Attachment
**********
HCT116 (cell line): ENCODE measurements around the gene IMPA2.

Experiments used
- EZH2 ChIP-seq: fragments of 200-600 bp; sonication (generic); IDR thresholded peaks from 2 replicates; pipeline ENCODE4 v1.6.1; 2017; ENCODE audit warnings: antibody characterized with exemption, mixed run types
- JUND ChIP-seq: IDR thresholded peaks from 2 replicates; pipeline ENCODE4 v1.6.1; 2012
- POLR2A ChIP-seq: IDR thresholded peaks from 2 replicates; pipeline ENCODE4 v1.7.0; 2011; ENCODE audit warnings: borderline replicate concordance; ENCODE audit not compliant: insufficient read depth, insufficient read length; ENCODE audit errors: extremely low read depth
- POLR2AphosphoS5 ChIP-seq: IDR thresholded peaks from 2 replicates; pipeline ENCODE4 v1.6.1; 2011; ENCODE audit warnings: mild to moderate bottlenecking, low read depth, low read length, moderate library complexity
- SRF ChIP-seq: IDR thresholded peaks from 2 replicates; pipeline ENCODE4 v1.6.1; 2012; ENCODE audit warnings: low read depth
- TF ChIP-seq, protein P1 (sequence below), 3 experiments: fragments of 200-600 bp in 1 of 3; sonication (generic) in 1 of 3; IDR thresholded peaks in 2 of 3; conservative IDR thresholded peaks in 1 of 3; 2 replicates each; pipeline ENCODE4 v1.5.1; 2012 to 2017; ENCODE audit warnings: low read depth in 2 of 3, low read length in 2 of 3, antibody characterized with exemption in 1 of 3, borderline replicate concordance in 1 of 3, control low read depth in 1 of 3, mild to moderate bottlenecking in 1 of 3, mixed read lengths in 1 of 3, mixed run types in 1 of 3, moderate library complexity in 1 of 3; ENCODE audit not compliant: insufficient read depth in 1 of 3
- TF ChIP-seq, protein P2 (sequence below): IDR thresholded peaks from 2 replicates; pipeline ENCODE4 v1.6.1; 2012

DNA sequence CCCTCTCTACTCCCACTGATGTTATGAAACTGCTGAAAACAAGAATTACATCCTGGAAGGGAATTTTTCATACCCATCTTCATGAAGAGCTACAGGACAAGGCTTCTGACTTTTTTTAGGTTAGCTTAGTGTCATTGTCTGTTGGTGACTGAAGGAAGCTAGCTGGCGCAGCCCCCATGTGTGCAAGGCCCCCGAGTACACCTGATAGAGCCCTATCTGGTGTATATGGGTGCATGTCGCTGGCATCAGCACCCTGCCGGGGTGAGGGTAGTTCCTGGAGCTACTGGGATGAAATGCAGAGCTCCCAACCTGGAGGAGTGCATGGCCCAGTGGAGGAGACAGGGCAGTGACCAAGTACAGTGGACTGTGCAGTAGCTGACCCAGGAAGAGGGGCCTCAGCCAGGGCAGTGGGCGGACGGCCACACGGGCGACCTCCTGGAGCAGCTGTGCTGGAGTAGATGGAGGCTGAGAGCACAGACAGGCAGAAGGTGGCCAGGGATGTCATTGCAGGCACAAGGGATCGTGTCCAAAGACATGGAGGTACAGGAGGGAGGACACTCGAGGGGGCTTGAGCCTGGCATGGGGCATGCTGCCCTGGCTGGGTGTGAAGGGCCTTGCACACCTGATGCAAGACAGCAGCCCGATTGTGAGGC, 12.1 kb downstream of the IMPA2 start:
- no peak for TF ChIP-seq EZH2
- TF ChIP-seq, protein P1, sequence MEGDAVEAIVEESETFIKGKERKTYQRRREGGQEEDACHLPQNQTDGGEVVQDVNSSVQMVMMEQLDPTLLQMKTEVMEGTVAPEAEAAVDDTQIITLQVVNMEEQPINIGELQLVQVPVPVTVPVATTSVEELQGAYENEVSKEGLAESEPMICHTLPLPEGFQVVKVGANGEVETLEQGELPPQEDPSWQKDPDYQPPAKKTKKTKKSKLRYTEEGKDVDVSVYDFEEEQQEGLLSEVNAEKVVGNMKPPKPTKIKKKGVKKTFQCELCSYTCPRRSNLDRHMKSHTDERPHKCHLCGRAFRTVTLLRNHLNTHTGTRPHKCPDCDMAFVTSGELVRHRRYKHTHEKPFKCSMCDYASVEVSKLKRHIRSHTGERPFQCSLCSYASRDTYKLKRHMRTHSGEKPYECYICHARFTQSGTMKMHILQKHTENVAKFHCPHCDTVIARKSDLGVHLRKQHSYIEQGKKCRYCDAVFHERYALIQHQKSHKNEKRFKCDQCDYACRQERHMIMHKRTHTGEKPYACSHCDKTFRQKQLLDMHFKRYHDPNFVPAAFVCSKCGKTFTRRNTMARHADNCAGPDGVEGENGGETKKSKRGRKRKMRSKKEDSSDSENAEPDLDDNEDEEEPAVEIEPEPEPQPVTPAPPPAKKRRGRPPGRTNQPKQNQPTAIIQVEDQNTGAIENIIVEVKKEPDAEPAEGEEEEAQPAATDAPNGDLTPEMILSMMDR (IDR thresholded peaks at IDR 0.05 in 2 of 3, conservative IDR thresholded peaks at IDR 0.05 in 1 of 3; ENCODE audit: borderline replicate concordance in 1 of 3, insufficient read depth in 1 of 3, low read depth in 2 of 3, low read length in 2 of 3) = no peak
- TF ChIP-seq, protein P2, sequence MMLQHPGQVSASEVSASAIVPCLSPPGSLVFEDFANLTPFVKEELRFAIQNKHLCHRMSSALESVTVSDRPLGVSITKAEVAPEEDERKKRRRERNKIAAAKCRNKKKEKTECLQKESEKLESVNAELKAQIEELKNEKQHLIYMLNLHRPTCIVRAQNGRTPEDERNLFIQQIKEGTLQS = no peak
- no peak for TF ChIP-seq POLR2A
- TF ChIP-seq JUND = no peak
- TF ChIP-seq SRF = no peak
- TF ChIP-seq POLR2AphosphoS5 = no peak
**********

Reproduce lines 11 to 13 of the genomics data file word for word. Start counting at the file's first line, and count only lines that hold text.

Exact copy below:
- no peak for TF ChIP-seq EZH2
- TF ChIP-seq, protein P1, sequence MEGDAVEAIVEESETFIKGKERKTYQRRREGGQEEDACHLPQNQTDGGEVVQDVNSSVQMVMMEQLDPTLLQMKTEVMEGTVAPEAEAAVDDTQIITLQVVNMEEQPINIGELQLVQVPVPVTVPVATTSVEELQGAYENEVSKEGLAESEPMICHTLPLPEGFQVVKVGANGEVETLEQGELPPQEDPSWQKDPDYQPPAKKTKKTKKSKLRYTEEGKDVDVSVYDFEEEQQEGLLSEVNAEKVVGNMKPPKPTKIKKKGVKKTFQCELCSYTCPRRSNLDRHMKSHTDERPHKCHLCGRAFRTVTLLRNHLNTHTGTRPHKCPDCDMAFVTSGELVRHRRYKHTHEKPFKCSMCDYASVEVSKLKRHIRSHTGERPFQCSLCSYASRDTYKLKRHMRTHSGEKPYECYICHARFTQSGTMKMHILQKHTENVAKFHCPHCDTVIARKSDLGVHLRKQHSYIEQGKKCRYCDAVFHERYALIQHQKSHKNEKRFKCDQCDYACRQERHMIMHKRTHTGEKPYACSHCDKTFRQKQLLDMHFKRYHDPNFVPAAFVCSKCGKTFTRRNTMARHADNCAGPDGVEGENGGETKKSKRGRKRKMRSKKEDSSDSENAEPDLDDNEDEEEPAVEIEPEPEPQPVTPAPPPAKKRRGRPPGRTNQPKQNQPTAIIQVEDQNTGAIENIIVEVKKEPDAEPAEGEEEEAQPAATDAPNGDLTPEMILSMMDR (IDR thresholded peaks at IDR 0.05 in 2 of 3, conservative IDR thresholded peaks at IDR 0.05 in 1 of 3; ENCODE audit: borderline replicate concordance in 1 of 3, insufficient read depth in 1 of 3, low read depth in 2 of 3, low read length in 2 of 3) = no peak
- TF ChIP-seq, protein P2, sequence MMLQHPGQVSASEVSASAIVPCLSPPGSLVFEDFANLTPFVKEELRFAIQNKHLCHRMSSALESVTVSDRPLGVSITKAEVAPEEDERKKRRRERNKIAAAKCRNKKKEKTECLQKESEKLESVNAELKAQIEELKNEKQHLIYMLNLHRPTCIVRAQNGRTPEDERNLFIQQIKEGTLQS = no peak